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 ORIGINAL ARTICLE
Year : 2009  |  Volume : 75  |  Issue : 3  |  Page : 268--271

Determination of oxidative stress in vitiligo by measuring superoxide dismutase and catalase levels in vitiliginous and non-vitiliginous skin


1 Department of Dermatology, King George Hospital, Andhra University, Visakhapatnam, AP, India
2 Department of Biochemistry, Andhra University, Visakhapatnam, AP, India
3 Department of Pediatrics, Baylor College of Medicine, Houston, TX, USA

Correspondence Address:
G Raghu Rama Rao
Gopal Sadan, D. No: 15-1-2C, Naoroji Road, Maharanipeta, Visakhapatnam - 530 002
India
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Source of Support: None, Conflict of Interest: None


DOI: 10.4103/0378-6323.48427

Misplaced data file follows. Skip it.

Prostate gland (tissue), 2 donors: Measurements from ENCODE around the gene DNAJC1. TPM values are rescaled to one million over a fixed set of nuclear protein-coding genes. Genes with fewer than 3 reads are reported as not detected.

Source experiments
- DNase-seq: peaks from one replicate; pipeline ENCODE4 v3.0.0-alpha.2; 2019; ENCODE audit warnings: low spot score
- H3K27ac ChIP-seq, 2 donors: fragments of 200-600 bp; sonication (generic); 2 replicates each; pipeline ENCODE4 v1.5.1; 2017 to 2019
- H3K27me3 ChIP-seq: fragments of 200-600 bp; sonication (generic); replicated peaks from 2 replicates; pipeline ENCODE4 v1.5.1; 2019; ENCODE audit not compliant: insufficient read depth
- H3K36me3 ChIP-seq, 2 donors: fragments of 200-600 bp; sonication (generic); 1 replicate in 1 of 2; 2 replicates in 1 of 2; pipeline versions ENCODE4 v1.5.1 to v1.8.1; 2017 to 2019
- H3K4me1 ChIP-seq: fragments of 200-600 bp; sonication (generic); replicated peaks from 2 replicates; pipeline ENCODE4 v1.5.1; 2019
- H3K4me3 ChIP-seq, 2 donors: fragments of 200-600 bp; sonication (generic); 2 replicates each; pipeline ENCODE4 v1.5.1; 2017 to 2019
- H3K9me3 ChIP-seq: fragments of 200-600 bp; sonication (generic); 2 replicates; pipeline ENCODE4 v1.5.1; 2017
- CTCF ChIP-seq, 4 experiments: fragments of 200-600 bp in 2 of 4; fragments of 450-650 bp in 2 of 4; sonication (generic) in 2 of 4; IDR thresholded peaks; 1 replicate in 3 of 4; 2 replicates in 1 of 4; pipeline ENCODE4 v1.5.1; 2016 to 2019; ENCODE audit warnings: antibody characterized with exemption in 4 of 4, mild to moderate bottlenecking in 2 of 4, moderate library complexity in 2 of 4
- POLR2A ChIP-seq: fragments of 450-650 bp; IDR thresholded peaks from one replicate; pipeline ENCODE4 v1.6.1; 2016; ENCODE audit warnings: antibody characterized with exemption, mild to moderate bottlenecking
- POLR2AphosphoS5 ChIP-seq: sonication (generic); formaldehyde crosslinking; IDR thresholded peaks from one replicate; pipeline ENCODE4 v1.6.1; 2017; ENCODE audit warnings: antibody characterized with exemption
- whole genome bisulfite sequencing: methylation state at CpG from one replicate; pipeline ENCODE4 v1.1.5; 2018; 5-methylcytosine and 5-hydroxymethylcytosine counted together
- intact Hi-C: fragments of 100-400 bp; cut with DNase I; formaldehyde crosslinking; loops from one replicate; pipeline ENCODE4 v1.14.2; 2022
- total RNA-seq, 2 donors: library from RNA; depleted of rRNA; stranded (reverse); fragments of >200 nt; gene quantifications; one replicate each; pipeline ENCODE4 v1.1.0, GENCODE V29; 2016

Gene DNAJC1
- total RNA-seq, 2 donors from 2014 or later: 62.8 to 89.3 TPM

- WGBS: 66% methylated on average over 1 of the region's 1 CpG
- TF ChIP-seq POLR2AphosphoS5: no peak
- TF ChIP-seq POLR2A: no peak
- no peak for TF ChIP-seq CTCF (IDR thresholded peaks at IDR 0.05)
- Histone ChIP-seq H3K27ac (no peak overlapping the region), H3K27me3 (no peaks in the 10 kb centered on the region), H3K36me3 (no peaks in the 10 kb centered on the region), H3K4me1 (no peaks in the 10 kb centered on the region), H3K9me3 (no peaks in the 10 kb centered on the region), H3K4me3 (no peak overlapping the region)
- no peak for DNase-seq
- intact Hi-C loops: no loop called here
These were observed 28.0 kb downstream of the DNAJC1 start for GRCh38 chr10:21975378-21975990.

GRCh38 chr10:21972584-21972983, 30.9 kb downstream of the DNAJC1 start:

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Background: Vitiligo is an acquired disorder characterized by circumscribed depigmented macules devoid of identifiable melanocytes. Complex genetic, immunological, neural and self destructive mechanisms interplay in its pathogenesis. According to autocytotoxic hypothesis, oxidative stress has been suggested to be the initial pathogenic event in melanocyte degeneration. Aims: The aim of our investigation was to evaluate the role of oxidative stress by measuring levels of the antioxidant enzymes superoxide dismutase (SOD) and catalase (CAT) in lesional and normal skin of patients with vitiligo and in the skin of normal controls. Methods: We determined the activity of SOD in lesional and non-lesional skin and CAT in lesional skin only of 25 vitiligo patients and 25 controls by using the spectrophotometric assay and Aebi's method, respectively. Results: There was statistically significant increase in the levels of SOD in vitiliginous and non vitiliginous skin of patient group compared to the control group ( P < 0.001). No significant difference was found between the levels of SOD in lesional skin and non-lesional skin of vitiligo patients. The levels of CAT in the skin of patients were found to be significantly lower than those of controls ( P < 0.001). Conclusions: There is increased oxidative stress in vitiligo as is indicated by high levels of SOD and low levels of CAT in the skin of vitiligo patients.






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